Contrary to what many fans feel, for the most part the teams believe that the start of the Monaco Grand Prix was handled correctly.
Just moments before the race was due to get underway, Race Control announced that the race start procedure had been suspended and that a 10-minute warning would be given before proceedings got underway.
At this point, Race Control having confirmed that there was an 80% chance of rain during the race - rain which had been predicted for several days and therefore adding to the hopes of a dramatic race - the first spots began to fall.
It was subsequently announced that a delayed start would happen behind the safety car before this too was delayed for several minutes.
Finally, the safety car led the field out on to the track, by which time the rain had increased in intensity, and after two laps behind the red Mercedes the 'race' was red-flagged.
While fans and drivers complained about race director Eduardo Freitas' seemingly over-cautious approach, behind the scenes there were various factors of which they were unaware.
The rain, which had already caused a power outage, was set to get even worse, furthermore electrical systems used by both the FIA and F1 had been affected by the rain leading to a number of erroneous messages appearing on timing screens.
Eventually, almost an hour behind the scheduled start, the race got underway, but due to the uncertainty over the reliability of the starting systems only rolling starts were possible from then on, not standing starts.
Mercedes boss, Toto Wolff was among the first to leap to the defence of the decisions that were taken.
"The rain at the beginning was torrential," said the Austrian, "I don't think that you can start the race with thunderstorms moving into Monaco like this. So I have no beef at all with the start having been delayed for a few times. You need to give Freitas and the race directors the credit that this was a very difficult race to manage.
"I would have hoped for an earlier start when it dried up, but I think there was a problem with connectivity to Biggin Hill," he continued, referring to F1’s digital HQ back in the UK. "And that's why they couldn't get it going.
"So overall, the format, how it was, was more an American football game, so you can go for hot dogs and beer in between. But I think at the beginning there was nothing else that could have been done."
"I would say in the end it was the right thing to do, what the race director has decided," agreed Andreas Seidl. "I think there was absolutely no need to start the race knowing how the weather forecast was and to rush it, because there's simply no point ending up in taking a risk ending up in a lot of crashes, especially at this track.
"So from this point of view everything was done in the right in the right way. Safety first. I'm supportive of the decisions that have been made. There's no point knowing how the weather forecast was to take these unnecessary big risks, and under those conditions there was no way to race.
"Cars were aquaplaning all over the place," said the German. "Visibility was poor."
In a revealing comment the McLaren boss admitted: "From a team perspective, to be honest, knowing how low we all are on parts this year under the cost cap, one of the positives of this race day-to-day as well is that both cars are still in one piece.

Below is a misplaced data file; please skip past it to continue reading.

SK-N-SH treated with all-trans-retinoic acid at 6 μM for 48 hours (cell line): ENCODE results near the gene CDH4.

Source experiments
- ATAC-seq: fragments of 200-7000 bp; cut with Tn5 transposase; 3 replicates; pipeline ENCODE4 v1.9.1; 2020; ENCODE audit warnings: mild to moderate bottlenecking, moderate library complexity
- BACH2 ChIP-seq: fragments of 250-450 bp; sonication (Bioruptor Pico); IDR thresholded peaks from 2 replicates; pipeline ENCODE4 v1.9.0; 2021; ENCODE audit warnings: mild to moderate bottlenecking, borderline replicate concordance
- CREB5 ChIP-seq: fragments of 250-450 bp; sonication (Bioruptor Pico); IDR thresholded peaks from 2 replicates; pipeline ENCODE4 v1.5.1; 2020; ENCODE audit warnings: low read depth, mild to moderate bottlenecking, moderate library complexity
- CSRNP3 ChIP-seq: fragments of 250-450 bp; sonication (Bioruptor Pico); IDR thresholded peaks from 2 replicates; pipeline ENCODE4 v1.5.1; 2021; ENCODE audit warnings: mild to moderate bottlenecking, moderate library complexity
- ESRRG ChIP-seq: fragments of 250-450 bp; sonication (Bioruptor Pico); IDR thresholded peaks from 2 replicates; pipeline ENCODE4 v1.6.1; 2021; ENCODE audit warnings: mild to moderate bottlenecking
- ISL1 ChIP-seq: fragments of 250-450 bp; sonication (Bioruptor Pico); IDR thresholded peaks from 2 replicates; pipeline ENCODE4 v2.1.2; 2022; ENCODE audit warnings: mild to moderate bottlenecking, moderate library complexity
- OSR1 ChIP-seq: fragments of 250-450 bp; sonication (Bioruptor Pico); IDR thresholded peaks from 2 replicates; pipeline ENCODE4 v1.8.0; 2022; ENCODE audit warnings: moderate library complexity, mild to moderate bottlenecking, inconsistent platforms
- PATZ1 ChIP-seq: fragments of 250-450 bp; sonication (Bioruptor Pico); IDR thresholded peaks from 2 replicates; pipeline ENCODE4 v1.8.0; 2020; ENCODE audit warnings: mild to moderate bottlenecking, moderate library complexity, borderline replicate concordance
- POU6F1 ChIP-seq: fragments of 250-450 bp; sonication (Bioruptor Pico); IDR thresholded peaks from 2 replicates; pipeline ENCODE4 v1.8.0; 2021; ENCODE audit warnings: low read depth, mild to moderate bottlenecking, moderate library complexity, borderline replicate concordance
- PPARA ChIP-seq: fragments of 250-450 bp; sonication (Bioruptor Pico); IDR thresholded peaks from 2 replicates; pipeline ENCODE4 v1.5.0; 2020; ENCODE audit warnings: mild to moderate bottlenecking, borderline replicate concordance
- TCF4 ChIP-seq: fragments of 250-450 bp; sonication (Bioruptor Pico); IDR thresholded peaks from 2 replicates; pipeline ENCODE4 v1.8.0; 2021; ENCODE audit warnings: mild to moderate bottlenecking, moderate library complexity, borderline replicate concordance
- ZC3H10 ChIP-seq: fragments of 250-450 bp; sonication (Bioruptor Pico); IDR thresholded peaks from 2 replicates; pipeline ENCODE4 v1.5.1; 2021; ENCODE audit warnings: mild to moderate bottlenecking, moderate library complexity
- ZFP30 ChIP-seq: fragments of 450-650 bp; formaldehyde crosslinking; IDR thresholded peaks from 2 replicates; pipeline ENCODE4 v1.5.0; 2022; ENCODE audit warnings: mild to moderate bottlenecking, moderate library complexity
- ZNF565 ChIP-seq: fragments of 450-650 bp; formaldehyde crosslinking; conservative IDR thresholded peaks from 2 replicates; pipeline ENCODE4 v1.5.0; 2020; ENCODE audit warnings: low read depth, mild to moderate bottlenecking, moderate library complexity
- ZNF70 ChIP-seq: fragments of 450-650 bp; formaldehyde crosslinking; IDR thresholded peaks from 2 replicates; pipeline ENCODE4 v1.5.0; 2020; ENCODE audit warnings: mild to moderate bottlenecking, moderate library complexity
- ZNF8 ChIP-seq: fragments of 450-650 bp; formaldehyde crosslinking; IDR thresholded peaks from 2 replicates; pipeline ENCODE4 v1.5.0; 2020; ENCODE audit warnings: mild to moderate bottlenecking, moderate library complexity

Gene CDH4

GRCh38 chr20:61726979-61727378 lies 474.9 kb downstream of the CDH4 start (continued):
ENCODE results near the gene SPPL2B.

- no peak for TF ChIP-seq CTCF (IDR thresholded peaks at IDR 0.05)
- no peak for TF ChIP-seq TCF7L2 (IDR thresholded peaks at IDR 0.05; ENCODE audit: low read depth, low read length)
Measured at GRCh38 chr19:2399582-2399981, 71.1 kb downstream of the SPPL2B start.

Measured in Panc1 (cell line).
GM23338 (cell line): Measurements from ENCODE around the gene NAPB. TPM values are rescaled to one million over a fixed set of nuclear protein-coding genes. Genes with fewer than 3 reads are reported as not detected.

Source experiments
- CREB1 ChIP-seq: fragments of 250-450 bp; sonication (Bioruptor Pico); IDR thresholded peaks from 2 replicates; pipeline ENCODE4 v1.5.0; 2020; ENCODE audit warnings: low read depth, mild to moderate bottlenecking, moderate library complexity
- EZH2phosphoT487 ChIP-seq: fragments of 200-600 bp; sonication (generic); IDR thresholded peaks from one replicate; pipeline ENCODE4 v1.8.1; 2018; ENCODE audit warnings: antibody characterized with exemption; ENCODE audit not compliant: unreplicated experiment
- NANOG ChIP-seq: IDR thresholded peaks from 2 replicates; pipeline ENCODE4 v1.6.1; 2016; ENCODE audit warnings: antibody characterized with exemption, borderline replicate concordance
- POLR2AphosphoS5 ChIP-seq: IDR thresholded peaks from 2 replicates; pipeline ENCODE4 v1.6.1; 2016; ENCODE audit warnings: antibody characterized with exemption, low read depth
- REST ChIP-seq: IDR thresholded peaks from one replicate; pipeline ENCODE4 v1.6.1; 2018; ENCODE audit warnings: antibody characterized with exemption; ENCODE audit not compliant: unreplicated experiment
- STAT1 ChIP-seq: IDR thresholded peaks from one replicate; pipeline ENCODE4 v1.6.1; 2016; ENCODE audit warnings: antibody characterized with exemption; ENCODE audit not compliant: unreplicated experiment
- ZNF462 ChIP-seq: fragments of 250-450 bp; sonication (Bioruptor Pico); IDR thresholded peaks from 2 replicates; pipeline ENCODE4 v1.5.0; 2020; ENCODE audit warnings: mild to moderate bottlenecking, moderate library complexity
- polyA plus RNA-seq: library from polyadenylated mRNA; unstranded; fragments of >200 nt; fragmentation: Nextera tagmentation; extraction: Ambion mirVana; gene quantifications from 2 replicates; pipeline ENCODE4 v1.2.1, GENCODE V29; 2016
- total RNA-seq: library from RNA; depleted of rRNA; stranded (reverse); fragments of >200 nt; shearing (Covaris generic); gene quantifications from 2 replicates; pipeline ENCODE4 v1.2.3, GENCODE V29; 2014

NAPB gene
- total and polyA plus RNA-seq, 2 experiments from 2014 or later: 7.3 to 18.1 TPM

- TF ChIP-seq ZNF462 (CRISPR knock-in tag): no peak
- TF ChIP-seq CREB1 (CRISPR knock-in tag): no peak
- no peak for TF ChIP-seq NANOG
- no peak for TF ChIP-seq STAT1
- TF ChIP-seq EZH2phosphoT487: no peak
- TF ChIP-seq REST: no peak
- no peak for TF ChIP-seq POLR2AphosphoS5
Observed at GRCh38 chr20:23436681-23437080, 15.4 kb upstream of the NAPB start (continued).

"On our side it was clear with the weather forecast also that there was continuous rain predicted, and that's why we simply had to wait until the window is opening again where the rain gets lighter or stops."
Though it was to make a monumental mistake in terms of strategy later in the afternoon, Ferrari was one of the only teams to fit full wets to its cars within the original start's mandatory 5-minute window.
"You call it yourself, strange decisions," said Mattia Binotto. "But I can only say that we were a team that was fully prepared on the grid. We had our extreme wet tyres fitted on the cars on time.
"At the time, we were certainly in a strong position," he continued, "and good for the team to show that at least we were organised, showing that we've got some great capacity as well.
"Sometimes we are doing the right way to say taking the right decisions, but unfortunate that the race control decided to postpone furthermore, the start of the race. Now why is it needed? Not clear to me. I think we should ask them for the reason."
At Red Bull, Christian Horner called for a review of the situation.
"I think that needs a bit of a review because it was a little chaotic, with tyres coming on the grid, off the grid," said the Briton. "It's a busy enough grid here, and it's always a little dangerous to try and pre-empt the weather.
"You can argue it both ways. You could say we would have been better starting the race and then reacting to the downpour, and either putting the safety car out or stopping the race, but I think it needs a bit of a review after this weekend."
Monaco aside, as debate over the budget cap continues, is Andreas Seidl giving us an indication of what's to come; that at the merest hint of rain Race Control will react in a bid to prevent teams suffering any damage - and thereby costs - that could affect their championship hopes.
Whatever was going on behind these scenes on Sunday, ignoring the lack of information, the fact is that the powers-that-be appeared to be extremely over-cautious in their handling of the situation.
Furthermore, in the light of the events of Abu Dhabi, some have simply lost faith and find it difficult to accept what the powers-that-be are telling us is the entire story.